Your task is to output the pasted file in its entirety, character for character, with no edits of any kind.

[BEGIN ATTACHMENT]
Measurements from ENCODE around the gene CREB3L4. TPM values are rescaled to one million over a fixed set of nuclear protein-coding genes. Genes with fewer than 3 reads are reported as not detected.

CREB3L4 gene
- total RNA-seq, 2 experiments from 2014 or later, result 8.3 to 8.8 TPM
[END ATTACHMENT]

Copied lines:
Measurements from ENCODE around the gene CREB3L4. TPM values are rescaled to one million over a fixed set of nuclear protein-coding genes. Genes with fewer than 3 reads are reported as not detected.

CREB3L4 gene
- total RNA-seq, 2 experiments from 2014 or later, result 8.3 to 8.8 TPM